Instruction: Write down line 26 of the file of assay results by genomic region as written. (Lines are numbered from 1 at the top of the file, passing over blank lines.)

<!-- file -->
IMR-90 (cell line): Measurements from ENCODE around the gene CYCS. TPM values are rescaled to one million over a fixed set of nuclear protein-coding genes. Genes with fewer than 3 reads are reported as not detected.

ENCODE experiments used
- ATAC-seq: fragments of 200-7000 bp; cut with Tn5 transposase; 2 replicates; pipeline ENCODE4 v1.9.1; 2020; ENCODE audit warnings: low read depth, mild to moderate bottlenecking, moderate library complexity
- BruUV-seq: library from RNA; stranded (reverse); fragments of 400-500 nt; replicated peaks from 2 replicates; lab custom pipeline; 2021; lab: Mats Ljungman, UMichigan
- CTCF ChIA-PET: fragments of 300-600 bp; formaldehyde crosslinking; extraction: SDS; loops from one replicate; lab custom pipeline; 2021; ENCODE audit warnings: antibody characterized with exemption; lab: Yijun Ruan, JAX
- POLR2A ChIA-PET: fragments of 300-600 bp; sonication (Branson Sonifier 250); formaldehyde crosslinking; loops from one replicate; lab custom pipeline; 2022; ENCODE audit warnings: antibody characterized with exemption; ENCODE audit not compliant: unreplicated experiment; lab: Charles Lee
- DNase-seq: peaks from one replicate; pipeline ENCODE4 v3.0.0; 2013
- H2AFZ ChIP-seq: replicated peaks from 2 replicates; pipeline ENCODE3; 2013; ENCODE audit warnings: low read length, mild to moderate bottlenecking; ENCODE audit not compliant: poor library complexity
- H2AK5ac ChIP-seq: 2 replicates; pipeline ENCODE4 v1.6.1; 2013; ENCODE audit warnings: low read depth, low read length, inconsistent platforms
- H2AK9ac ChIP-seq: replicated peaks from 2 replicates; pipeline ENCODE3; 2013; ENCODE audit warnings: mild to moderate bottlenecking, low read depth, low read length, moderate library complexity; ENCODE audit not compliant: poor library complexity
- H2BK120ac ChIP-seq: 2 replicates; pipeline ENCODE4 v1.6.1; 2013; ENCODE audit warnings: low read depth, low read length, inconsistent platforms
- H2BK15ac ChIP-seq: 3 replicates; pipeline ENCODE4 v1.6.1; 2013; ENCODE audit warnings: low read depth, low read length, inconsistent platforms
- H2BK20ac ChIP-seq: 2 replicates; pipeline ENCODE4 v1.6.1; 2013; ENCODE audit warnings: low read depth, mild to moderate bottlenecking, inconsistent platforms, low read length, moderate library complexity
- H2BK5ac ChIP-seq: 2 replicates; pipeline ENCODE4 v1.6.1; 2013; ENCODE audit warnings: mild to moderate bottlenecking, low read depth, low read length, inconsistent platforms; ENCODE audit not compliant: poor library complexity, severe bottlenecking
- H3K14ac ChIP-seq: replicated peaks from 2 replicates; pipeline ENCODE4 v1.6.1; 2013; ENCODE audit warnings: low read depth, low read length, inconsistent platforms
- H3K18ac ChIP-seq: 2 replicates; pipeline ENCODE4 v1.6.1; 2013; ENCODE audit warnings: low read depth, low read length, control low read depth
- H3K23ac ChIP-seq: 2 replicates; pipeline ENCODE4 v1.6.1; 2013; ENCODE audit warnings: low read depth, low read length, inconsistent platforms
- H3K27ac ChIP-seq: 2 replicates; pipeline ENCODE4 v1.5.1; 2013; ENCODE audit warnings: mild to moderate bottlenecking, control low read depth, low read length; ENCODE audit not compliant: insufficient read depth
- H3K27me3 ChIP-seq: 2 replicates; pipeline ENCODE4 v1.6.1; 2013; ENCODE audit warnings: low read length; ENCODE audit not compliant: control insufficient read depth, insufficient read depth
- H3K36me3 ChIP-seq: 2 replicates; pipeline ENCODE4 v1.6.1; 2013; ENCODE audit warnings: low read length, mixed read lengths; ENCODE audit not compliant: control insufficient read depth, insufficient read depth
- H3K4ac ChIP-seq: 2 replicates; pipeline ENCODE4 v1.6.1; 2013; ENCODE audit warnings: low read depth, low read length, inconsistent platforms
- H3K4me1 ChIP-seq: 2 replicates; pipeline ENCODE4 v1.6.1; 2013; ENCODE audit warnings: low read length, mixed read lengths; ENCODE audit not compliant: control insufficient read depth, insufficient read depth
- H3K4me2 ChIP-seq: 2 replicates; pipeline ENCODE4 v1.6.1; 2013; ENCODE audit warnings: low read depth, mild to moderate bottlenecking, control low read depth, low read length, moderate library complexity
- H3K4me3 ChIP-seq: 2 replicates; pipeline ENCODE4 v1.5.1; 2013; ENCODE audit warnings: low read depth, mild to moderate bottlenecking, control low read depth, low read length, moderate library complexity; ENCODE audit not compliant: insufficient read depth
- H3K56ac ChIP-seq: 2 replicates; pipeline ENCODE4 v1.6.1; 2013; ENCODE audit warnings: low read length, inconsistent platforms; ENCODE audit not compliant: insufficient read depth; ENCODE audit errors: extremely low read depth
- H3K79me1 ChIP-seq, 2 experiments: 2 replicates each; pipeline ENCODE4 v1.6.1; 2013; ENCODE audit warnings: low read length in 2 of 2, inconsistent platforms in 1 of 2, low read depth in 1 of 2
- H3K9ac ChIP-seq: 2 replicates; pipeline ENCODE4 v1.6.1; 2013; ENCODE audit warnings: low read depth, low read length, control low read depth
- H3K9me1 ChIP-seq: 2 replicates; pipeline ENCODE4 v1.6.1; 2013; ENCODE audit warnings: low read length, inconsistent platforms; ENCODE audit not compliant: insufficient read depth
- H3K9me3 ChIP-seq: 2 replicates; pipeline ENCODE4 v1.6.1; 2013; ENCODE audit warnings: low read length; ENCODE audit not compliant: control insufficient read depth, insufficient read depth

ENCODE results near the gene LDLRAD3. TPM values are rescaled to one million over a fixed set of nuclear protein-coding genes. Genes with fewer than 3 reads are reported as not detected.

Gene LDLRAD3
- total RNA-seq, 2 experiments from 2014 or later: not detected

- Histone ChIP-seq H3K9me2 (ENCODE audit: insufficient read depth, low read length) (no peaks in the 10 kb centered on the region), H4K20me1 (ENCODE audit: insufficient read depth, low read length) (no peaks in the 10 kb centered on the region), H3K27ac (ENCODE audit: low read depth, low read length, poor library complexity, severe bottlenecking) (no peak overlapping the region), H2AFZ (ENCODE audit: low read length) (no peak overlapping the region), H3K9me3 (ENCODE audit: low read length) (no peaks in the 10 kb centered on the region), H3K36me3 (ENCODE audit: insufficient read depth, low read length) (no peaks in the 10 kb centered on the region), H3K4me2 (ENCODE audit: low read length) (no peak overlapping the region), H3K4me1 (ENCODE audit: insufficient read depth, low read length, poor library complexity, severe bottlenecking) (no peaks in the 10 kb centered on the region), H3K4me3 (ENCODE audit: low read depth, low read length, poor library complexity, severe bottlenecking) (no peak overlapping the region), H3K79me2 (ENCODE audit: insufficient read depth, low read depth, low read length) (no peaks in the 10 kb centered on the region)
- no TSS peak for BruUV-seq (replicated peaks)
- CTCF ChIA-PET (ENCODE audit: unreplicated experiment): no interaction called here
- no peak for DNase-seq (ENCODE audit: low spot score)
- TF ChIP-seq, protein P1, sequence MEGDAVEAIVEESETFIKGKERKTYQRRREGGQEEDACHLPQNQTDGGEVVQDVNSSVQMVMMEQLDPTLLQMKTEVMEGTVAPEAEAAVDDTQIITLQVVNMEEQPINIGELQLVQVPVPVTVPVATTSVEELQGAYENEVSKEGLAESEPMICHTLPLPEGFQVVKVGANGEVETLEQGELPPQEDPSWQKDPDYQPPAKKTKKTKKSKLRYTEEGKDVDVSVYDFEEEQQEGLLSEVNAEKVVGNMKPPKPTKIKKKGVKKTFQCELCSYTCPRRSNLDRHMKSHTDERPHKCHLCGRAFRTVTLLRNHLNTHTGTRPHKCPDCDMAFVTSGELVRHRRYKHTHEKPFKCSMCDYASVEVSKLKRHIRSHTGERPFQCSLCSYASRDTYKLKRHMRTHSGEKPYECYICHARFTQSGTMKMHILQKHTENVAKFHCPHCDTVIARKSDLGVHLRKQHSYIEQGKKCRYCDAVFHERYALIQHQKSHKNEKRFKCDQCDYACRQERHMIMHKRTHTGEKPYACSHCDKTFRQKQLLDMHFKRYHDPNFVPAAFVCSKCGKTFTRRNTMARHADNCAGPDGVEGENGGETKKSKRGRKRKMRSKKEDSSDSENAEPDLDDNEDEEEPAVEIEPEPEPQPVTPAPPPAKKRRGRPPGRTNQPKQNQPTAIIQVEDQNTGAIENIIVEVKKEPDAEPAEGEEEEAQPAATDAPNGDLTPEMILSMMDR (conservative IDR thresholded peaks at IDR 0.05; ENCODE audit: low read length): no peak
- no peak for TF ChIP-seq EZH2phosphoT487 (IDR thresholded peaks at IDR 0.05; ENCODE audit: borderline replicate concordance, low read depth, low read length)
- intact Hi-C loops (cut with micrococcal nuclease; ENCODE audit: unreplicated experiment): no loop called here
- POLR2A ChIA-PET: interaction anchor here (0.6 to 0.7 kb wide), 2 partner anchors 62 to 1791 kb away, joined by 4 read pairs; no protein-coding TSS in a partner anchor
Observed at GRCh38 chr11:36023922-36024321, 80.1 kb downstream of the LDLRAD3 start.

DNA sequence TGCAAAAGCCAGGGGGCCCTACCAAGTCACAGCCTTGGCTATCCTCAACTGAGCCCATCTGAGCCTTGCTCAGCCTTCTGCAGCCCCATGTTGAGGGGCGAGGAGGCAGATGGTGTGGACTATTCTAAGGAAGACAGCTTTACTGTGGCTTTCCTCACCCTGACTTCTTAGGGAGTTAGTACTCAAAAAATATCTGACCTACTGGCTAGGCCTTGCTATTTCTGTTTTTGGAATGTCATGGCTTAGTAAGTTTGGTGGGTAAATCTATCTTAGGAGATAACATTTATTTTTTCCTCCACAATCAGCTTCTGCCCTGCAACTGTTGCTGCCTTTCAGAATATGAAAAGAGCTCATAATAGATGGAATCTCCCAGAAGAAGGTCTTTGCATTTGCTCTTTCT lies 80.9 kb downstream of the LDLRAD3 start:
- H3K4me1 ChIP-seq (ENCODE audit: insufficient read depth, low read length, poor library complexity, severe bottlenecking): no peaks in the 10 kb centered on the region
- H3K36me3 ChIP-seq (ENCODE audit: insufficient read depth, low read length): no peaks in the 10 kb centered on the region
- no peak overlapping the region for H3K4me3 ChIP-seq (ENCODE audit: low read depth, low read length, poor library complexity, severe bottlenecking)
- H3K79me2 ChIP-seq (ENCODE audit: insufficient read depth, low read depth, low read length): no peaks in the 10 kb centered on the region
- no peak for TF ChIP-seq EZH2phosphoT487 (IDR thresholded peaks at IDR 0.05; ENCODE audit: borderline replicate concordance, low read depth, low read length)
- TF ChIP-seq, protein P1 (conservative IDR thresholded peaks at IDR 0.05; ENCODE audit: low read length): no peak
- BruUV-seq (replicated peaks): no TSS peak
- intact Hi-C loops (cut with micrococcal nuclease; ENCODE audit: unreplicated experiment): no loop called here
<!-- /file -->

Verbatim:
- H3K79me1 ChIP-seq, 2 experiments: 2 replicates each; pipeline ENCODE4 v1.6.1; 2013; ENCODE audit warnings: low read length in 2 of 2, inconsistent platforms in 1 of 2, low read depth in 1 of 2